As the day advanced, the infantry caught up and so did my guns and we went into action on the plateau of the promontory above the beautiful Isola Bella bay. It was here that Air Vice-Marshal Broadhurst nearly didn't live to fight another day as he put down his little plane in front of the guns just as we were opening fire. Happily, I saw the aeroplane coming in and shouted 'stop' which gunners know means just that. The rest of the day was somehow sad. The road had been blown and we had to put our gear on our backs and walk. As the Germans retreated, so they blew up a vital road bridge on that east coast shore line and we were able to pursue them no more. With the complete liberation of the island by 16th August 1943, the Division were recalled to England on 19th October 1943 to prepare for the invasion on Europe. The Regiment had two other Recorded causalities in Sicily, L/Bdr Henry Nicholls  killed on the 18th July and Gunner Sidney Church killed on the 28th July both buried in the Catania war Cemetery, Sicily.

On arrival back in England from Sicily the regiment first had some leave before commencing intensive preparations and training for D-Day.  The 50th Division had been chosen as one of the Divisions to spearhead the landings in Normandy. 69 and 231 Brigades had been selected as the assault Brigade with 151 as the follow up.  Due to the fact that 124th and 74th Fd Regt RA were equipped with towed 25pdrs, they were replaced by two Self propelled regiments 147th and 86th (HY) Fd Regts RA for the first phase of the invasion.

While 124th was destined to be the last Gunner Regiment of the division into Normandy three of its OP party’s, one from each Bty with their Universal Carriers, a total of 3 officers, Capt AG Hawkins, Lt Greig and Lt Clarke and 12 ORs, did land on D-Day, Gold Beach, King Green Sector.  Also a jeep and driver was to land with 147 Fd Regt RA part as a survey team on Gold Beach, Jig Green Sector.

While the OPs were landing on the beaches the Regiment was in Algonquin Camp, Witley, Surry carrying out final preparations to go Normandy. On the 12th June, 489 Bty moved to Marshalling Area S.4 for the vehicles to have there final waterproofing before moving to Tilbury Docks and embarking on MT 9.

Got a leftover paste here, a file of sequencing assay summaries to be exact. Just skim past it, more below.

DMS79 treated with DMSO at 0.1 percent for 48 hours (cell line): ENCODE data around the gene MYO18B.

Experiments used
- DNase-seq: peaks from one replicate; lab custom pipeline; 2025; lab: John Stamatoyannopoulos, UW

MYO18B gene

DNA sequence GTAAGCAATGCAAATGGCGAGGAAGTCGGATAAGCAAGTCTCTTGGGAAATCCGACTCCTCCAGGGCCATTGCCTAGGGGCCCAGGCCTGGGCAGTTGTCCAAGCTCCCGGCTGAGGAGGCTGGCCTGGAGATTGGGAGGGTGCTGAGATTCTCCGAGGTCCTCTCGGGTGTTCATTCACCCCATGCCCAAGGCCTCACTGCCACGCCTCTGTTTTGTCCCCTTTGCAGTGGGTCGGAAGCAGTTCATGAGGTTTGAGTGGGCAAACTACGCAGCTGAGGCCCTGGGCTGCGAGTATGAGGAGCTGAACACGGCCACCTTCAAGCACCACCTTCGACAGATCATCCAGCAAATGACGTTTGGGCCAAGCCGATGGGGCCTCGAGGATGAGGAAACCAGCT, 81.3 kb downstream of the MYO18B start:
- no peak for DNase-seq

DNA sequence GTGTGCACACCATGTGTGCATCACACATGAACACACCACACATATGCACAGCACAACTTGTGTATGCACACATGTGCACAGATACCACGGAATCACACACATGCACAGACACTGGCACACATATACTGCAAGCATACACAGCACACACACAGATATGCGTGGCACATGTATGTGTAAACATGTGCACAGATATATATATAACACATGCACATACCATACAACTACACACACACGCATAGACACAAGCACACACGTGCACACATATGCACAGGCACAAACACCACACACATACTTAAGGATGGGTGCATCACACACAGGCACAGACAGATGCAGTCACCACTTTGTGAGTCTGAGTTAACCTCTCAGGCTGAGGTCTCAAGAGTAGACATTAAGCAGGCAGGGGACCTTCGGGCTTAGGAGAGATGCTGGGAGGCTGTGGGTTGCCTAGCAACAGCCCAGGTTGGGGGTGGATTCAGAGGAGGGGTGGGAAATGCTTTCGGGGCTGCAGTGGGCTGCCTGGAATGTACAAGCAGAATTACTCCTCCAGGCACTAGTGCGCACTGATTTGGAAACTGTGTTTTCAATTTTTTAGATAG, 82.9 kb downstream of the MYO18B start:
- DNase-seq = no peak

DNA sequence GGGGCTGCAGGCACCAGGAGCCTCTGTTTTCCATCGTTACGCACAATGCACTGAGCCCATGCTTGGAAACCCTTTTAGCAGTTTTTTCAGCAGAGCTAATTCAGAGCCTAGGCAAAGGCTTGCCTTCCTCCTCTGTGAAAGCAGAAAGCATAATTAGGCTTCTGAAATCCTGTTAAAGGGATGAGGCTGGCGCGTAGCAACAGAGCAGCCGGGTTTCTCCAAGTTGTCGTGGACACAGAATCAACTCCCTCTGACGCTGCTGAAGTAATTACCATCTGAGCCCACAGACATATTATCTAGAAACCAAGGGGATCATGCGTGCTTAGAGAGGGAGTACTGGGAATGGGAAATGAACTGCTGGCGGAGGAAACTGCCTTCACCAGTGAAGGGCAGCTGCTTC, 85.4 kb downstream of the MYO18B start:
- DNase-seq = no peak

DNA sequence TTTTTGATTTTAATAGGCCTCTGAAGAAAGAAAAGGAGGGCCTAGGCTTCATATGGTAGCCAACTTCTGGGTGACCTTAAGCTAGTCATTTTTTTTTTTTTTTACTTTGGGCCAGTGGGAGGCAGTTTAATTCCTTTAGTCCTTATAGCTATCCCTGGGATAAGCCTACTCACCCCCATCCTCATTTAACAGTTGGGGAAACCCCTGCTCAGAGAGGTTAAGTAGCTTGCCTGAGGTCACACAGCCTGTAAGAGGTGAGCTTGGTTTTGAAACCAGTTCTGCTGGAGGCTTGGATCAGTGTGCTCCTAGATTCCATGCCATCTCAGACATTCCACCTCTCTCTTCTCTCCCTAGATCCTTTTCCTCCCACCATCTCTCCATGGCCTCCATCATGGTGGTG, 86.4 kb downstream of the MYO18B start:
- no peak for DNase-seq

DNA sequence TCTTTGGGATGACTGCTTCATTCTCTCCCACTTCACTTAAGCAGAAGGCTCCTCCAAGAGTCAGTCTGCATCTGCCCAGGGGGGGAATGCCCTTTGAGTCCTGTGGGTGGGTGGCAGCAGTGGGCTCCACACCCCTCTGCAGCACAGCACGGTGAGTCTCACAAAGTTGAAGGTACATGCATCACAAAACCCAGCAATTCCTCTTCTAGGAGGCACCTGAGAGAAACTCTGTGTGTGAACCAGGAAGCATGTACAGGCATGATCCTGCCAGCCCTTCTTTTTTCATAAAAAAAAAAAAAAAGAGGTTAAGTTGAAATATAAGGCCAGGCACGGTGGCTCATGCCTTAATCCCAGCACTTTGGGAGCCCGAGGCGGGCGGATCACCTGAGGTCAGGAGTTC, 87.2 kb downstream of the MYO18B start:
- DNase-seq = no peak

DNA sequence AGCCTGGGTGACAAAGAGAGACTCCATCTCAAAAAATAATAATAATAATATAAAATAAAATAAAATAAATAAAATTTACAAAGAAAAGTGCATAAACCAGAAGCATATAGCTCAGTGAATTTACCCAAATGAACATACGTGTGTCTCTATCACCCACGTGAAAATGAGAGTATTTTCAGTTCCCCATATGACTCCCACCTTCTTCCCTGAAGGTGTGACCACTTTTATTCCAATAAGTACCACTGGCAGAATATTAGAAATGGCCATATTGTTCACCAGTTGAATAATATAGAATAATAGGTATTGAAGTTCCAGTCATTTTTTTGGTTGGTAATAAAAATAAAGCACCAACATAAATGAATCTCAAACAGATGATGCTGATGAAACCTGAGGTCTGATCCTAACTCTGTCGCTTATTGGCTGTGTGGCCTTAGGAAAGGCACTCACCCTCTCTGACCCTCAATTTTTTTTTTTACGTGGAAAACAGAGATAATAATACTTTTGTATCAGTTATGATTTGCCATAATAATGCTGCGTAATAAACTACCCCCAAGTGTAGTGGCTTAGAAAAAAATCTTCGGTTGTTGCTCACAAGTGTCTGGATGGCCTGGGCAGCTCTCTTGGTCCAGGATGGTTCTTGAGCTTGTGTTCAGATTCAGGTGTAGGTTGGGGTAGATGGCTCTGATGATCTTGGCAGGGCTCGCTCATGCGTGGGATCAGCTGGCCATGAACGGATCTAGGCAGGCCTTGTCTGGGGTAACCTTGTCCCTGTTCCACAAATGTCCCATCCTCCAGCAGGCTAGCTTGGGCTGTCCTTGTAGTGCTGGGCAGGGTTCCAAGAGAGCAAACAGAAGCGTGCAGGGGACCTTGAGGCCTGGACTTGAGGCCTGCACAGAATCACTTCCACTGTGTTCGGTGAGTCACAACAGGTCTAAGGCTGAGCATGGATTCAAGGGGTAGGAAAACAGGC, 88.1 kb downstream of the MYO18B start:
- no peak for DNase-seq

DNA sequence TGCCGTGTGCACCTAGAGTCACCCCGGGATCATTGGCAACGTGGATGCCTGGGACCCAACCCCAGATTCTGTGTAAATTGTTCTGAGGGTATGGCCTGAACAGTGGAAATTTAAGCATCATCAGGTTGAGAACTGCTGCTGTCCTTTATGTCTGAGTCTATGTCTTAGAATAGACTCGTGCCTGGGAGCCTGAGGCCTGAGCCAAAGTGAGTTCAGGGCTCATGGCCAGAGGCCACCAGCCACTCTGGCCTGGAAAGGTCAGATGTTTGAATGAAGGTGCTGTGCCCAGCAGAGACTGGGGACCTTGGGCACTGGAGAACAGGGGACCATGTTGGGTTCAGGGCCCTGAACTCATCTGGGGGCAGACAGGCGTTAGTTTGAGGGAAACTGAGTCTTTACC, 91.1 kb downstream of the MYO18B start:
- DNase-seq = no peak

On 11 June 1944 Lt Greig was FOO to the left forward Company of the 2nd Bn Gloucester Regt in their attack on Tilly-Sur-Seulles.  During the advance the company came under heavy fire from enemy mortars which Lt Greig silenced with his battery.  He than continued to advance with the infantry under heavy fire into Tilly-Sur-Seulles throughout the advance he continued to control the fire of his guns and to send valuable information.  The infantry reached their objective but were later forced to withdraw.  All the platoon Commanders became casualties and the parties of the company with which Lt Greig was, became detached and were without officers.  Lt Greig immediately took charge of the party and reorganised them, taking up a defensive position and regaining touch with the remainder of the company.  Throughout the action Lt Greig’s courage, coolness and complete disregard of his own safety were exemplary. His conduct was an inspiration to the infantry he accompanied, and for this action he was awarded the MC.

Arriving on the 18th June 1944, 489 Bty came ashore and moved to map reference 785703, one mile due west of Bernieres Bocage and was first in action on the 23rd June 1944.  The remainder of the Regiment moved to the Marshalling Area S.4 on the 30th June 1944 and embarked on MT A110 and MT A111.

The 489 Bty  was under command of 74th Fd Regt RA until the RHQ and the remainder of the 124th Regt RA arrived on the 5th July 1944.  The Regiment deployed to RHQ 778712, 288 Bty 779110, 441 Bty 773713 489 Bty stayed in its starting location.  The Regiment was then heavily involved with the support the Division in their engagements in the Battle of the Bocage in the Tilly-Sur-Seulles, Hottot-Les-Bagues and La Senaudiere areas.

Sgt McCrindle was NCO I/C Bty Signals of 441 Fd Bty 124 Fd Regt RA. On the afternoon of 19 Jul 44 it was necessary to lay a new line from the Bty position to the OP in the Infantry FDLs, and as NCO i/c Signals Sgt McCrindle took charge of the line laying party.  On approaching the forward position the track along which the line was being laid was heavily shelled by the enemy and shelling continued over the whole area.  On reaching the cross-roads the party again came under very concentrated and accurate shellfire and it was decided that an overhead crossing was essential.  On both the above occasions, Sgt McCrindle showed supreme courage and telling his party to keep under cover, himself laid the greater part of the line (including the overhead crossing) under continual shellfire.  The shellfire at the crossroads was so concentrated that the line was shot away twice and it was solely due to Sgt McCrindle coolness and devotion to duty during these operations and later at the cross roads LE LION VERT where he came under enemy M/G fire, that the line was got through.

Throughout this difficult and hazardous task, Sgt McCrindle showed great coolness and determination and set a fine example not only to his own men, but to all other units in the neighbourhood.  His line was through some hours before any other unit’s line in the area, and enabled support to be given to the infantry at a critical time.